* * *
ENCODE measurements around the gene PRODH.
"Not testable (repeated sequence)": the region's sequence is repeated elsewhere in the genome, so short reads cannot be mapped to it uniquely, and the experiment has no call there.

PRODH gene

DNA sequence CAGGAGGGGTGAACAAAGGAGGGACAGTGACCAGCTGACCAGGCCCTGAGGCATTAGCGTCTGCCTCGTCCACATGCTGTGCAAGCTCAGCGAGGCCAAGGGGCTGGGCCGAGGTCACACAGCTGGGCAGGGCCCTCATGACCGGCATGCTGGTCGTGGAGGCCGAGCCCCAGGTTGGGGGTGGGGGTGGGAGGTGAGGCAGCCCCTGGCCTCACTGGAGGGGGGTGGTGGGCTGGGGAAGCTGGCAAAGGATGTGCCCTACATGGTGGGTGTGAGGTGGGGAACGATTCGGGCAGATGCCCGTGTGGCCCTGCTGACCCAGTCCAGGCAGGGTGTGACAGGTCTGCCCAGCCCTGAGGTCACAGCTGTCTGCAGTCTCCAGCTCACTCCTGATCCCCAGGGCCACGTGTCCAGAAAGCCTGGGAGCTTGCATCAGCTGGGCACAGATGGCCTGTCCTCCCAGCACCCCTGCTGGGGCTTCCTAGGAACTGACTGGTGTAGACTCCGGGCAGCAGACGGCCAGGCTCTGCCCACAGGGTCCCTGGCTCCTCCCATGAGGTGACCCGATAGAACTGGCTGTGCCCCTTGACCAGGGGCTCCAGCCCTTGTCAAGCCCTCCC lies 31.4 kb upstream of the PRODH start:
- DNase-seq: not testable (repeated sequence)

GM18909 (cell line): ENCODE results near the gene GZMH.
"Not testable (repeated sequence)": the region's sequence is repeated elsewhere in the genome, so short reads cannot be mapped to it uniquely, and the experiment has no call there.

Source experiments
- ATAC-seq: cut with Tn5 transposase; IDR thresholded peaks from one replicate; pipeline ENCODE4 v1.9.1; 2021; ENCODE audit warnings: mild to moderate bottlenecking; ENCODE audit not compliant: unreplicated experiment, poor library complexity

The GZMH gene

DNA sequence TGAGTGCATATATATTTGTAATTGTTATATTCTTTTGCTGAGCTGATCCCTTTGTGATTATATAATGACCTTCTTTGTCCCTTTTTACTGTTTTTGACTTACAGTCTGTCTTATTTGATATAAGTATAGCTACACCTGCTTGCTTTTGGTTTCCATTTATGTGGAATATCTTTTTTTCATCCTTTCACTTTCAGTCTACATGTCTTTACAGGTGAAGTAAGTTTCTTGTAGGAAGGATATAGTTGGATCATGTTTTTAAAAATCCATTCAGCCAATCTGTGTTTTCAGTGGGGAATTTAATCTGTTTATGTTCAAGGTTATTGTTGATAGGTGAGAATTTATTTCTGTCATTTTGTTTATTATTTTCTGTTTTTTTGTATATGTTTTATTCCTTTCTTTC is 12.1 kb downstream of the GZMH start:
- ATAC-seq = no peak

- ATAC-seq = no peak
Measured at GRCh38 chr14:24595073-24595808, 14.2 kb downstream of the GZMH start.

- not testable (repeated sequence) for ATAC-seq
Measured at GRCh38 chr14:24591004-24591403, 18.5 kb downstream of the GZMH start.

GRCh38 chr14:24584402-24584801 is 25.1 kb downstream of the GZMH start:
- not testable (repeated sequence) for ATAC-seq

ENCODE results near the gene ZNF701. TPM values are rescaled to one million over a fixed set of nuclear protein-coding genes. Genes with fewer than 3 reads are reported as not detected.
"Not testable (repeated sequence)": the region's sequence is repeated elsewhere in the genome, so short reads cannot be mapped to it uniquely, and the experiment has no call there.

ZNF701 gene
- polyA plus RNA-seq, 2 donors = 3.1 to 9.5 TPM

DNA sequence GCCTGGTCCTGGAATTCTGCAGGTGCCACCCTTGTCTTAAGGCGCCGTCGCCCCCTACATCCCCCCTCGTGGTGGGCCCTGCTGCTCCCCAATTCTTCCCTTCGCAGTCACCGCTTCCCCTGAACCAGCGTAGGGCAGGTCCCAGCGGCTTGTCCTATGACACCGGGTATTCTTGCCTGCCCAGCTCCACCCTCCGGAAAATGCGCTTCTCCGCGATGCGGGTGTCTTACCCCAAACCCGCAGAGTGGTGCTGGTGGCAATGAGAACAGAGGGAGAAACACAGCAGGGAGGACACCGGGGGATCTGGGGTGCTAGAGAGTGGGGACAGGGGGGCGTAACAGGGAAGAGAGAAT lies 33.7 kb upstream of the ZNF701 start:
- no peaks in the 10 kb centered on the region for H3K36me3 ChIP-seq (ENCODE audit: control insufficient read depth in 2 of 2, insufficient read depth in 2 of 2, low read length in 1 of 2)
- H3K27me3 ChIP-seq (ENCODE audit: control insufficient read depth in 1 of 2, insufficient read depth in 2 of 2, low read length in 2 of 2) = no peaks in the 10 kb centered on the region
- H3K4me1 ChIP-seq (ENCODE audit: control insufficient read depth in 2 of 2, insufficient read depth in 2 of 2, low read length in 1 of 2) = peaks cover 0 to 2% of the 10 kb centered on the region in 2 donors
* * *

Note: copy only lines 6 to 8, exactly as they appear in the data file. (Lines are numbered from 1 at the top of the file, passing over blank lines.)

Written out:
GM18909 (cell line): ENCODE results near the gene GZMH.
"Not testable (repeated sequence)": the region's sequence is repeated elsewhere in the genome, so short reads cannot be mapped to it uniquely, and the experiment has no call there.

Source experiments